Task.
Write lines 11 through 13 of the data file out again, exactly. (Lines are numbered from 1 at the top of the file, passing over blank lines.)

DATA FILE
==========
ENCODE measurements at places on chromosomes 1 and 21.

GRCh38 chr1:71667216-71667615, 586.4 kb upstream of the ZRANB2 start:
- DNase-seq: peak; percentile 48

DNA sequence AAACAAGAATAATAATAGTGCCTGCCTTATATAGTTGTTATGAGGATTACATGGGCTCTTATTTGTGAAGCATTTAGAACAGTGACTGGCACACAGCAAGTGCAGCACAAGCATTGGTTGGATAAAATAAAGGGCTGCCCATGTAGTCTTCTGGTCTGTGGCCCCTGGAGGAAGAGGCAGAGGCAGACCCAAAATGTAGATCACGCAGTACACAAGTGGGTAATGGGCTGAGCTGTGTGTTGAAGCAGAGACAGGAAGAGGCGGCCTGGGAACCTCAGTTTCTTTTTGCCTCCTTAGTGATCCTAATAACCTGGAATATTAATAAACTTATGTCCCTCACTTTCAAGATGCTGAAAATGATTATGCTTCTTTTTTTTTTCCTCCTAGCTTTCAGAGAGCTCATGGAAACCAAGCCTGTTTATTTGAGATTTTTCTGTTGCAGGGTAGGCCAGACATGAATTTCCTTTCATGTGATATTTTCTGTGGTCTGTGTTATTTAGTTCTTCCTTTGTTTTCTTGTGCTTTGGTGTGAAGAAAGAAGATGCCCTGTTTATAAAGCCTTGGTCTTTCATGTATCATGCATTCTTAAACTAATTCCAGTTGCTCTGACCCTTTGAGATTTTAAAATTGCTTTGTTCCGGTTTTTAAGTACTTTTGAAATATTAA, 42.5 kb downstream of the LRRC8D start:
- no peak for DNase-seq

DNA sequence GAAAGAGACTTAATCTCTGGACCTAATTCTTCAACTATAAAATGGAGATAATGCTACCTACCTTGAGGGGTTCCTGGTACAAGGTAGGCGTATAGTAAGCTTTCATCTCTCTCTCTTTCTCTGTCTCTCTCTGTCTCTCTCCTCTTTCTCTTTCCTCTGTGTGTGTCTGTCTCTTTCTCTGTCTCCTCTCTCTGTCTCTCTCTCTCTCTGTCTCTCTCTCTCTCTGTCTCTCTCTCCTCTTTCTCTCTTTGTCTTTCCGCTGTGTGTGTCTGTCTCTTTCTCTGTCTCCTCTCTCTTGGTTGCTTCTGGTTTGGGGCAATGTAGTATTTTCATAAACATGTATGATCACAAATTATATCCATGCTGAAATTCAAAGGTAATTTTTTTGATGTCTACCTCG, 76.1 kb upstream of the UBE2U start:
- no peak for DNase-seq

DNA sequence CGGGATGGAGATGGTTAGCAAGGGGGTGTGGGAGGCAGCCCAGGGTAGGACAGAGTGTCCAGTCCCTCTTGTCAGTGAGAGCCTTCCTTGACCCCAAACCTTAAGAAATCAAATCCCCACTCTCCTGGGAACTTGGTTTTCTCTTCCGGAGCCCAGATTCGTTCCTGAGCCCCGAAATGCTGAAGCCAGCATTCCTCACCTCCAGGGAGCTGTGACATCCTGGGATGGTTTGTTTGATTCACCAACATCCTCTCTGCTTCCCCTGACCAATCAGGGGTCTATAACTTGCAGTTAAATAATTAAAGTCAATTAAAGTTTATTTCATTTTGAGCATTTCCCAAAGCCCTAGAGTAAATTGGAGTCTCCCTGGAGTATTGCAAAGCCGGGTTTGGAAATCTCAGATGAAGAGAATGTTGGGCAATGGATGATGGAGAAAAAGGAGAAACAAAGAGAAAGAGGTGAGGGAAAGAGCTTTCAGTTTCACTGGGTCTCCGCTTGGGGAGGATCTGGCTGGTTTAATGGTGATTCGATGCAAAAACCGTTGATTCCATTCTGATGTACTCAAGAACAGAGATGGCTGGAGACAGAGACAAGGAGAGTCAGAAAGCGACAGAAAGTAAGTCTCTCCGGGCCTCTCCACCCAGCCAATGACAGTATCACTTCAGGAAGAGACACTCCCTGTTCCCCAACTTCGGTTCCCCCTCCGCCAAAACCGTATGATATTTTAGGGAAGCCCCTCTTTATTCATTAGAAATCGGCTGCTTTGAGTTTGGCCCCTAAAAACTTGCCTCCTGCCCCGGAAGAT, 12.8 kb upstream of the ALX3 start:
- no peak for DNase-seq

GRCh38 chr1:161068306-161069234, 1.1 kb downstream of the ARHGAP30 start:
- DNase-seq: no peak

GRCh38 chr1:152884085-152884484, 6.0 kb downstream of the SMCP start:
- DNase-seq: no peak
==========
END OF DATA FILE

- DNase-seq: no peak

GRCh38 chr1:152884085-152884484, 6.0 kb downstream of the SMCP start:
- DNase-seq: no peak